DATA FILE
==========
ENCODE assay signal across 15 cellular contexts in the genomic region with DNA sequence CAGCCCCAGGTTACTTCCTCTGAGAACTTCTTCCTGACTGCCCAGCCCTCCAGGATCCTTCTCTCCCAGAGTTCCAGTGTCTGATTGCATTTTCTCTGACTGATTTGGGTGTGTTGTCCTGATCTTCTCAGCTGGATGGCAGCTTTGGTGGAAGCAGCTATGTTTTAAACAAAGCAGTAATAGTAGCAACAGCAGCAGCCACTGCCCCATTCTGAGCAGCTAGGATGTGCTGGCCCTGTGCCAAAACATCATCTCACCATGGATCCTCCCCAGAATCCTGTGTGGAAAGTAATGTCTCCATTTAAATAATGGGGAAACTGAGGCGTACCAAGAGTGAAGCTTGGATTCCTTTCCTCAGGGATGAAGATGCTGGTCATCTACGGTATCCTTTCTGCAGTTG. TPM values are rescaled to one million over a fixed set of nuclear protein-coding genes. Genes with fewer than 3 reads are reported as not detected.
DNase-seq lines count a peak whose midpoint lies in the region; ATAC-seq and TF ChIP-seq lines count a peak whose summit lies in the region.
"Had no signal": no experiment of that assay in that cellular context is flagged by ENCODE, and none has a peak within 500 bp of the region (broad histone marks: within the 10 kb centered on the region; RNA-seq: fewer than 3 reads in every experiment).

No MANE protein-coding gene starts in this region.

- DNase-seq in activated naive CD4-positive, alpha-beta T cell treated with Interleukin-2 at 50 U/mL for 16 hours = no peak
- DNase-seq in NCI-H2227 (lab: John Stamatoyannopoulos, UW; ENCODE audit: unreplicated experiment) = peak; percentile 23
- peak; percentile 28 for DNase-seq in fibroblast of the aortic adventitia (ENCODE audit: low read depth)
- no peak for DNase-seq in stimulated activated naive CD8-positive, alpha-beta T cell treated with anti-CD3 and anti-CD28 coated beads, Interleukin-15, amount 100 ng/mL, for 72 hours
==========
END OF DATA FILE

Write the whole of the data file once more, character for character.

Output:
ENCODE assay signal across 15 cellular contexts in the genomic region with DNA sequence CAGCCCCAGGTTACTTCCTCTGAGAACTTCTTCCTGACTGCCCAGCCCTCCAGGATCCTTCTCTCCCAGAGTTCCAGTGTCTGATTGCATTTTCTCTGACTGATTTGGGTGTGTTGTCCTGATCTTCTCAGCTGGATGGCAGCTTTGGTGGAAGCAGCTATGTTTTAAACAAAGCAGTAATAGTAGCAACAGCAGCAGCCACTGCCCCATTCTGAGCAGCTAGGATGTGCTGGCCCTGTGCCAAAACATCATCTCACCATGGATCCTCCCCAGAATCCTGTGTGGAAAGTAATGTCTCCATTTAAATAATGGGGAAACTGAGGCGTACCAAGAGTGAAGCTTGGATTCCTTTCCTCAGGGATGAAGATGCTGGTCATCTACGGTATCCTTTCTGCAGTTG. TPM values are rescaled to one million over a fixed set of nuclear protein-coding genes. Genes with fewer than 3 reads are reported as not detected.
DNase-seq lines count a peak whose midpoint lies in the region; ATAC-seq and TF ChIP-seq lines count a peak whose summit lies in the region.
"Had no signal": no experiment of that assay in that cellular context is flagged by ENCODE, and none has a peak within 500 bp of the region (broad histone marks: within the 10 kb centered on the region; RNA-seq: fewer than 3 reads in every experiment).

No MANE protein-coding gene starts in this region.

- DNase-seq in activated naive CD4-positive, alpha-beta T cell treated with Interleukin-2 at 50 U/mL for 16 hours = no peak
- DNase-seq in NCI-H2227 (lab: John Stamatoyannopoulos, UW; ENCODE audit: unreplicated experiment) = peak; percentile 23
- peak; percentile 28 for DNase-seq in fibroblast of the aortic adventitia (ENCODE audit: low read depth)
- no peak for DNase-seq in stimulated activated naive CD8-positive, alpha-beta T cell treated with anti-CD3 and anti-CD28 coated beads, Interleukin-15, amount 100 ng/mL, for 72 hours